“I’m ok with that”, he said. “I’m fine here and if any club wants to take me, they will have to negotiate with Nadur (Alejandro – Huracan’s president), he’s hard to negotiate with, but I know that at the end, He will get the best for the club”.

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Leaving Huracán is not simple for Kaku, he played more than 100 games for the side including the local tournament, Copa Libertadores and Copa Sudamericana (both continental competitions). He won Copa Argentina (2013-14) and Super Copa Argentina ( 2014) for ‘El Globo’, most of the time with the number 10 on his back.

He’s 5’7” – 147 pounds, a crafty lefty with a very good right foot. Mostly playing the left wing or as a number 10 behind two strikers, with a few games on the right wing too. Kaku is married with Karen and is a father of two kids, including a little girl named Catalina, who was born a month before Kaku’s mom passed away.

And despide all his hardships, Romero was well know inside the locker room for being a joyful guy who is looking to play jokes and make everybody laugh to keep the high spirit.

All you need to know about Atlanta United’s new jewel : Ezequiel Barco


By John E. Rojas – @jrojasa75

Now that Atlanta United closed with success the soap opera of the winter (summer down south in Argentina – and it wasn’t the only drama for Independiente or the Argentinian teams), is time to know a little bit more about the new MLS jewel, Ezequiel Barco!

From the first reports back in early November until now, fans most likely saw every single clip, highlight and cut from Barco’s stile of play. So let’s jump that and focus on who he is as a person, where he comes from and why the kid is a special person and talent.

So here is all we can tell you about the 18 years old attacking midfielder known during the academy days as ‘Cara de Viejo’ (His face looks like a lot more older than he really is).

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Ezequiel Barco was born in Villa Gobernador Valdéz (Santa Fé Province). The small town is about 30 minutes from Rosario (Tata’s born city – one of the most soccer prolific cities in Argentina – yes! same as Messi).

Barco’s father (Omar) was his first coach on a local team called Mosconi, where he played along side his brother (Cristian) who is one year younger than Ezequiel. The trio and their team were champions on the local league. After the early shift at work, Ezequiel’s dad used to get home and go out with the kids to train them with the rest of the team. They used to play on a 7 vs 7 league with a 3-3 setting, Ezequiel being one of the forwards on that line of three.

He has said that he used to score a lot of goals and even though his family mention that he was the most talented on those teams, he did not notice it or acted out as a star kid.

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Since then, he considered himself as a winger who loves to make diagonals from left to right, but many saw him as a typical number 10 who should play behind two strikers. He plays the right side too on a line of three up front.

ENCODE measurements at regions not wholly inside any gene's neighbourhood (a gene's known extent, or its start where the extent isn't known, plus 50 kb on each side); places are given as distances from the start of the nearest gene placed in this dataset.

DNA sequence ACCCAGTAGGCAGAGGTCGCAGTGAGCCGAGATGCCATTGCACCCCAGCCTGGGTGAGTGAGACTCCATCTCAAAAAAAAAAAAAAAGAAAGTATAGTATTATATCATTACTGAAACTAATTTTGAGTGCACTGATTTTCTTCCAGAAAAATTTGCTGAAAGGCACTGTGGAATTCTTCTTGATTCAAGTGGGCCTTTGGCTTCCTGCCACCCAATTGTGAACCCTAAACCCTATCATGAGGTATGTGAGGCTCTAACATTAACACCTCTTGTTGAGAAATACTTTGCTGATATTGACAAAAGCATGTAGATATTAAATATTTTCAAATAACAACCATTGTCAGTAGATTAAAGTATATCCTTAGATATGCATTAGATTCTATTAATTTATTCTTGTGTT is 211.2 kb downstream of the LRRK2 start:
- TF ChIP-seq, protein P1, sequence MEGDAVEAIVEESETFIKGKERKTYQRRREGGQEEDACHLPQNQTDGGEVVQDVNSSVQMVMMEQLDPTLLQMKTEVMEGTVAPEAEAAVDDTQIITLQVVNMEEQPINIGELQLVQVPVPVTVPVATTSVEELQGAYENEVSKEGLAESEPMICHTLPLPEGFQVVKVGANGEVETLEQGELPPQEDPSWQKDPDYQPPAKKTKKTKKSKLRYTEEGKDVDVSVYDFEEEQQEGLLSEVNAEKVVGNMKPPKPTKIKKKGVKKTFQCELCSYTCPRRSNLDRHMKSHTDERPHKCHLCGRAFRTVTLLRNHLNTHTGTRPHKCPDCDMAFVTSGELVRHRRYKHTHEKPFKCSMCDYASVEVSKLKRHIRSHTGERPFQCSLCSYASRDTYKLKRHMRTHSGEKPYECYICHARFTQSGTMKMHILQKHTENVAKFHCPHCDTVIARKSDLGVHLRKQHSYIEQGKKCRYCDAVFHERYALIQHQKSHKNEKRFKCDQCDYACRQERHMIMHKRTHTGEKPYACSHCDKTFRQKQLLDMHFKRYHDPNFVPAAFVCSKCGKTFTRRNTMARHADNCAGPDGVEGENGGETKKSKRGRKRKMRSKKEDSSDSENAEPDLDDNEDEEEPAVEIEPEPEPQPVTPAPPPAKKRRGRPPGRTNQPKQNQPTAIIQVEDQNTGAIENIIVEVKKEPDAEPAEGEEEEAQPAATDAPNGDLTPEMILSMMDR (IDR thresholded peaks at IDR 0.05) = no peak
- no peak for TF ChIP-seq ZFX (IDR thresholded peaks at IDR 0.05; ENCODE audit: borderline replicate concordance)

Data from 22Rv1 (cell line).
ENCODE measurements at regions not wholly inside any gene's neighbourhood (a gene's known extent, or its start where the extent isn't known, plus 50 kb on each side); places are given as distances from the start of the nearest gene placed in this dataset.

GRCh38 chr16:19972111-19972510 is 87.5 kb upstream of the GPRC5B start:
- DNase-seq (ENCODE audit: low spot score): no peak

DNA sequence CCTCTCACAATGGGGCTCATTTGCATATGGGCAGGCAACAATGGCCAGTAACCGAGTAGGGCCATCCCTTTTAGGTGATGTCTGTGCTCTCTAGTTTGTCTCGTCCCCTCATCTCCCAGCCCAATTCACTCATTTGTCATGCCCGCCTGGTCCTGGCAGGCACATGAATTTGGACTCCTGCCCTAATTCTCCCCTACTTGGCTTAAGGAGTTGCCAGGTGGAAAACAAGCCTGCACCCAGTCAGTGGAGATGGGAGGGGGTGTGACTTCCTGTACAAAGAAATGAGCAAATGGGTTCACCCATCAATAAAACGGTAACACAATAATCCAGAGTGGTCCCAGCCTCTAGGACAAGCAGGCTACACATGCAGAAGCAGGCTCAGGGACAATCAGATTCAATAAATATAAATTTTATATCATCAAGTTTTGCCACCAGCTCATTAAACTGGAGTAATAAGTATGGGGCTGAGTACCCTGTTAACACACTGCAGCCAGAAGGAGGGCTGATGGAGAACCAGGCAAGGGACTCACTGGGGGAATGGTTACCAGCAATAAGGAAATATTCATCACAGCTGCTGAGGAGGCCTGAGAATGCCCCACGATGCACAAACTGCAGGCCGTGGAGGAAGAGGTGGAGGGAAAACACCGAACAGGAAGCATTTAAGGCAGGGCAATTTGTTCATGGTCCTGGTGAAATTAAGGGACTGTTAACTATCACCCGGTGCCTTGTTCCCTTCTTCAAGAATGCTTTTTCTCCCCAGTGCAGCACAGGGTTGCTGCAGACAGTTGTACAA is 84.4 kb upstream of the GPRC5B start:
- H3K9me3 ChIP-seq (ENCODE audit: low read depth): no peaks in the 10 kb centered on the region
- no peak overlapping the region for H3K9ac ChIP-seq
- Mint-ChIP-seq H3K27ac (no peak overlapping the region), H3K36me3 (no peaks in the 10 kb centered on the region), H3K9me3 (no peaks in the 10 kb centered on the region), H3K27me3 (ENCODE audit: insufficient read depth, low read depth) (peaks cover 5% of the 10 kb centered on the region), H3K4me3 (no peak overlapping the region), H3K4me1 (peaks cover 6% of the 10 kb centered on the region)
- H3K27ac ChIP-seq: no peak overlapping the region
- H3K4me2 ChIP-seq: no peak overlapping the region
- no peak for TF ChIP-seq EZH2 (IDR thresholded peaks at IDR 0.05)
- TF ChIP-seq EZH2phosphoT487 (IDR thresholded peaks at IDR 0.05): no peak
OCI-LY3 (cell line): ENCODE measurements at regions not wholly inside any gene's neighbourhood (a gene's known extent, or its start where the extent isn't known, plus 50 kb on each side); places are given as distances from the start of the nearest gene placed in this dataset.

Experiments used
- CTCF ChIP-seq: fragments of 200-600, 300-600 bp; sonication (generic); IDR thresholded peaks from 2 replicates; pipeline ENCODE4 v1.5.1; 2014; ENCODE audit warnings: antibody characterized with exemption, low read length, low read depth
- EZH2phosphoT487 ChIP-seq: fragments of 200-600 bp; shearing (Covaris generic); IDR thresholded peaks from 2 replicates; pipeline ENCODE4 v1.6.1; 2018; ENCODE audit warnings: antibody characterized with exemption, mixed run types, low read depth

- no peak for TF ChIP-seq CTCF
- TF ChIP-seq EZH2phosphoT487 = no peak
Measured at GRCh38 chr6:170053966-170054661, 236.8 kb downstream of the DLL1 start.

At the Barco household (two daughters and two boys) both parents worked. Even until 2017 Ezequiel’s mom (Esther) worked as a cleaning lady (you can imagine that in a small town in Argentina, working as a cleaning person does not provide the income that  people with that line of work can have here in the States).

When Ezequiel signed his first contract as profesional, he asked his mom to stop working and move with him to Avellaneda, but she did not want to stop working and depend only of his child.

Ezequiel’s dad worked on a cooking pots’ factory, he accepted his son’s invitation to quit the job and move to Avellaneda to live with Ezequiel, when the teenager signed his first profesional contract.

Before arriving to Independiente’s system, he was let go by Boca Juniors, Gimnasia de la Plata and River Plate. Ezequiel himself admits that he wasn’t in a good level at the moment, he was 15 at the time.

Jorge Griffa, a well known ex player, scout and coach took him under his wing and made him play on his academy until 2015 when he finally made it to Independiente (playing Academy 7th division – the path to professionalism would be 6th – 5th – 4th – Reserva ad then First Team).

Barco played a bit on 7th division and a bit on 6th, before being called up for the First Team (August 2016 under Gabriel Milito’s coaching staff – Milito played for FC Barcelona among other teams and the Argentinian National Team before his coaching career).

After moving to Avellaneda, He lived at the team’s housing (pensión). He used to sneak after his practice and watch the First Team’s training, thinking on what he had to do in order to be as soon as possible with the First Team ( “los grandes”).


Ezequiel Barco during his first days at Independiente de Avellaneda Academy

Living at that team’s housing was hard at the beginning. Specially because he was away from his parents and had to comply with some tight schedule on a daily basis, comparing with the freedom he had at home only going to school and playing soccer.

At some point he told his parents that he wasn’t ready to live inside the academy and wanted to go back home. But his parents and family used to take turns to call him and motivate him to keep fighting for his dream. He accepted that during that time he used to cry a lot every day.

Things got better when he move out of the team’s housing and start to make his own life, once he signed his first profesional contract. One of his agents taught him how to drive last year.